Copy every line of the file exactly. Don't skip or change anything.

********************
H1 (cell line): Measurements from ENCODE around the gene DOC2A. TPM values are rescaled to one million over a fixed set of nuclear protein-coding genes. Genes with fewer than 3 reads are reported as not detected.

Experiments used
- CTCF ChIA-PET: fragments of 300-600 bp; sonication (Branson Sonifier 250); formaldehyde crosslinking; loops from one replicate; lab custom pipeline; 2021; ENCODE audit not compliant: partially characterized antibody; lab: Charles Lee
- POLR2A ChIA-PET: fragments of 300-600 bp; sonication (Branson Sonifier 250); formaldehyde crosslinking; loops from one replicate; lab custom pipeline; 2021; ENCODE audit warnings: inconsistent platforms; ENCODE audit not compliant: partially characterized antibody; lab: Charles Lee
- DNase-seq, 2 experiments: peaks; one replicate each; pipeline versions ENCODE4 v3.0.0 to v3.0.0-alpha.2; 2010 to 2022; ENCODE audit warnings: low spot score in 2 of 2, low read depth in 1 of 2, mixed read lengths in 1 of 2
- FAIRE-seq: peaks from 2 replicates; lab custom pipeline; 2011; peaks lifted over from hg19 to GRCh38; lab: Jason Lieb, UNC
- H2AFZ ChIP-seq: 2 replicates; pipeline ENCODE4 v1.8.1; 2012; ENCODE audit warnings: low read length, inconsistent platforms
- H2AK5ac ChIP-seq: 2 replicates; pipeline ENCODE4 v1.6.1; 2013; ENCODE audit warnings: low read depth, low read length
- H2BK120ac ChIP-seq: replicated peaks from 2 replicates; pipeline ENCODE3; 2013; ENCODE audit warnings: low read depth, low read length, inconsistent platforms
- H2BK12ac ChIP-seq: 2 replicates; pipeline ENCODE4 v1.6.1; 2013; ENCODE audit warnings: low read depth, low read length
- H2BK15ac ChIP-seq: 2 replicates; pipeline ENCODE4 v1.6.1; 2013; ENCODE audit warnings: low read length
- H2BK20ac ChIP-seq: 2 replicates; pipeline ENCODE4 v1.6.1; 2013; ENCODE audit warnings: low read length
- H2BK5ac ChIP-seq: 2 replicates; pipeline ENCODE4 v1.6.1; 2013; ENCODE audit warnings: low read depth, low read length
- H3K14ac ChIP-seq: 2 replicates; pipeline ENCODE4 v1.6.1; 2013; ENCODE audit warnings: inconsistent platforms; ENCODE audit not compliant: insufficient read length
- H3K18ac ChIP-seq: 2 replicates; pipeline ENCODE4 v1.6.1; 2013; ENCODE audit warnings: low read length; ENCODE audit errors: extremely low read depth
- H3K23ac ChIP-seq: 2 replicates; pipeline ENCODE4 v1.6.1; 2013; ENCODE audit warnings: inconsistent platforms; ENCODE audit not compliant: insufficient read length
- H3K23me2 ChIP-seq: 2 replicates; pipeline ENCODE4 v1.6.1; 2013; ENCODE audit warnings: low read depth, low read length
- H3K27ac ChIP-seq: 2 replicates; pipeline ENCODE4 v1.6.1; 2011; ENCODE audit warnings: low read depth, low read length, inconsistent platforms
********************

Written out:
H1 (cell line): Measurements from ENCODE around the gene DOC2A. TPM values are rescaled to one million over a fixed set of nuclear protein-coding genes. Genes with fewer than 3 reads are reported as not detected.

Experiments used
- CTCF ChIA-PET: fragments of 300-600 bp; sonication (Branson Sonifier 250); formaldehyde crosslinking; loops from one replicate; lab custom pipeline; 2021; ENCODE audit not compliant: partially characterized antibody; lab: Charles Lee
- POLR2A ChIA-PET: fragments of 300-600 bp; sonication (Branson Sonifier 250); formaldehyde crosslinking; loops from one replicate; lab custom pipeline; 2021; ENCODE audit warnings: inconsistent platforms; ENCODE audit not compliant: partially characterized antibody; lab: Charles Lee
- DNase-seq, 2 experiments: peaks; one replicate each; pipeline versions ENCODE4 v3.0.0 to v3.0.0-alpha.2; 2010 to 2022; ENCODE audit warnings: low spot score in 2 of 2, low read depth in 1 of 2, mixed read lengths in 1 of 2
- FAIRE-seq: peaks from 2 replicates; lab custom pipeline; 2011; peaks lifted over from hg19 to GRCh38; lab: Jason Lieb, UNC
- H2AFZ ChIP-seq: 2 replicates; pipeline ENCODE4 v1.8.1; 2012; ENCODE audit warnings: low read length, inconsistent platforms
- H2AK5ac ChIP-seq: 2 replicates; pipeline ENCODE4 v1.6.1; 2013; ENCODE audit warnings: low read depth, low read length
- H2BK120ac ChIP-seq: replicated peaks from 2 replicates; pipeline ENCODE3; 2013; ENCODE audit warnings: low read depth, low read length, inconsistent platforms
- H2BK12ac ChIP-seq: 2 replicates; pipeline ENCODE4 v1.6.1; 2013; ENCODE audit warnings: low read depth, low read length
- H2BK15ac ChIP-seq: 2 replicates; pipeline ENCODE4 v1.6.1; 2013; ENCODE audit warnings: low read length
- H2BK20ac ChIP-seq: 2 replicates; pipeline ENCODE4 v1.6.1; 2013; ENCODE audit warnings: low read length
- H2BK5ac ChIP-seq: 2 replicates; pipeline ENCODE4 v1.6.1; 2013; ENCODE audit warnings: low read depth, low read length
- H3K14ac ChIP-seq: 2 replicates; pipeline ENCODE4 v1.6.1; 2013; ENCODE audit warnings: inconsistent platforms; ENCODE audit not compliant: insufficient read length
- H3K18ac ChIP-seq: 2 replicates; pipeline ENCODE4 v1.6.1; 2013; ENCODE audit warnings: low read length; ENCODE audit errors: extremely low read depth
- H3K23ac ChIP-seq: 2 replicates; pipeline ENCODE4 v1.6.1; 2013; ENCODE audit warnings: inconsistent platforms; ENCODE audit not compliant: insufficient read length
- H3K23me2 ChIP-seq: 2 replicates; pipeline ENCODE4 v1.6.1; 2013; ENCODE audit warnings: low read depth, low read length
- H3K27ac ChIP-seq: 2 replicates; pipeline ENCODE4 v1.6.1; 2011; ENCODE audit warnings: low read depth, low read length, inconsistent platforms